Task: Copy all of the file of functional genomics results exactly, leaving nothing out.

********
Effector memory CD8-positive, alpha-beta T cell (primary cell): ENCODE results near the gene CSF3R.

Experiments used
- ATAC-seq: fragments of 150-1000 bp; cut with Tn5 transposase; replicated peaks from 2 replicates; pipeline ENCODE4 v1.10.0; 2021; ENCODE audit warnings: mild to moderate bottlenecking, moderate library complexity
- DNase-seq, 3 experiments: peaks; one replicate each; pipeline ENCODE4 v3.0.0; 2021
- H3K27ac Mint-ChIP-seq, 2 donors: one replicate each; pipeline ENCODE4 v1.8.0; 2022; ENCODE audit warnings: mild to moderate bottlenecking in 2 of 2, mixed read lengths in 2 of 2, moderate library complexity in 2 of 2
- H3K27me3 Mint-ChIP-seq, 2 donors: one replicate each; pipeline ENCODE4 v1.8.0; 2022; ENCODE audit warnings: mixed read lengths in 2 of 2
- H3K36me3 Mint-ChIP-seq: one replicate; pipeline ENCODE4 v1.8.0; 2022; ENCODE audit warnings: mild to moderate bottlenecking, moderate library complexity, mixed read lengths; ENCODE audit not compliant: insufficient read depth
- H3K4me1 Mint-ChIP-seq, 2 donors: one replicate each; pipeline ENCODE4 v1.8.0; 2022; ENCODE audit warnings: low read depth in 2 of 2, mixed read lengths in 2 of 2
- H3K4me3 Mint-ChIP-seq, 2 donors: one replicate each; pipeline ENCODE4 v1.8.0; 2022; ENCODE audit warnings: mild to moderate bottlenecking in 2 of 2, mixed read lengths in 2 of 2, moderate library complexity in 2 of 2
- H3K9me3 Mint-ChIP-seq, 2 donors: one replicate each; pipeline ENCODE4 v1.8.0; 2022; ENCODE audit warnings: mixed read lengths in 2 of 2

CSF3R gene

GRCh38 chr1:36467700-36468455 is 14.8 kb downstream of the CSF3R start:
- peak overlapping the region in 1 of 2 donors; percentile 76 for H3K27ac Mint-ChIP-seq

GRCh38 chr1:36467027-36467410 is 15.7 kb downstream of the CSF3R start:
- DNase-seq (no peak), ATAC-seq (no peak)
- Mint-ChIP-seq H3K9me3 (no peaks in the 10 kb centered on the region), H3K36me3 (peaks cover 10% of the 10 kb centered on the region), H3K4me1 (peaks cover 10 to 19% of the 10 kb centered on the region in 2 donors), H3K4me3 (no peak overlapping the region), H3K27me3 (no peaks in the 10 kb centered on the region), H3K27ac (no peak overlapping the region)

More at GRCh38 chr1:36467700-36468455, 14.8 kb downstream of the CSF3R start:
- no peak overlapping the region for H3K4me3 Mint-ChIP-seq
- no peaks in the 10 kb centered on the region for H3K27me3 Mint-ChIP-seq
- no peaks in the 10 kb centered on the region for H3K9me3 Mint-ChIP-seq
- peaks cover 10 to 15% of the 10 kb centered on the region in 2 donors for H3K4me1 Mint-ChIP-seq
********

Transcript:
Effector memory CD8-positive, alpha-beta T cell (primary cell): ENCODE results near the gene CSF3R.

Experiments used
- ATAC-seq: fragments of 150-1000 bp; cut with Tn5 transposase; replicated peaks from 2 replicates; pipeline ENCODE4 v1.10.0; 2021; ENCODE audit warnings: mild to moderate bottlenecking, moderate library complexity
- DNase-seq, 3 experiments: peaks; one replicate each; pipeline ENCODE4 v3.0.0; 2021
- H3K27ac Mint-ChIP-seq, 2 donors: one replicate each; pipeline ENCODE4 v1.8.0; 2022; ENCODE audit warnings: mild to moderate bottlenecking in 2 of 2, mixed read lengths in 2 of 2, moderate library complexity in 2 of 2
- H3K27me3 Mint-ChIP-seq, 2 donors: one replicate each; pipeline ENCODE4 v1.8.0; 2022; ENCODE audit warnings: mixed read lengths in 2 of 2
- H3K36me3 Mint-ChIP-seq: one replicate; pipeline ENCODE4 v1.8.0; 2022; ENCODE audit warnings: mild to moderate bottlenecking, moderate library complexity, mixed read lengths; ENCODE audit not compliant: insufficient read depth
- H3K4me1 Mint-ChIP-seq, 2 donors: one replicate each; pipeline ENCODE4 v1.8.0; 2022; ENCODE audit warnings: low read depth in 2 of 2, mixed read lengths in 2 of 2
- H3K4me3 Mint-ChIP-seq, 2 donors: one replicate each; pipeline ENCODE4 v1.8.0; 2022; ENCODE audit warnings: mild to moderate bottlenecking in 2 of 2, mixed read lengths in 2 of 2, moderate library complexity in 2 of 2
- H3K9me3 Mint-ChIP-seq, 2 donors: one replicate each; pipeline ENCODE4 v1.8.0; 2022; ENCODE audit warnings: mixed read lengths in 2 of 2

CSF3R gene

GRCh38 chr1:36467700-36468455 is 14.8 kb downstream of the CSF3R start:
- peak overlapping the region in 1 of 2 donors; percentile 76 for H3K27ac Mint-ChIP-seq

GRCh38 chr1:36467027-36467410 is 15.7 kb downstream of the CSF3R start:
- DNase-seq (no peak), ATAC-seq (no peak)
- Mint-ChIP-seq H3K9me3 (no peaks in the 10 kb centered on the region), H3K36me3 (peaks cover 10% of the 10 kb centered on the region), H3K4me1 (peaks cover 10 to 19% of the 10 kb centered on the region in 2 donors), H3K4me3 (no peak overlapping the region), H3K27me3 (no peaks in the 10 kb centered on the region), H3K27ac (no peak overlapping the region)

More at GRCh38 chr1:36467700-36468455, 14.8 kb downstream of the CSF3R start:
- no peak overlapping the region for H3K4me3 Mint-ChIP-seq
- no peaks in the 10 kb centered on the region for H3K27me3 Mint-ChIP-seq
- no peaks in the 10 kb centered on the region for H3K9me3 Mint-ChIP-seq
- peaks cover 10 to 15% of the 10 kb centered on the region in 2 donors for H3K4me1 Mint-ChIP-seq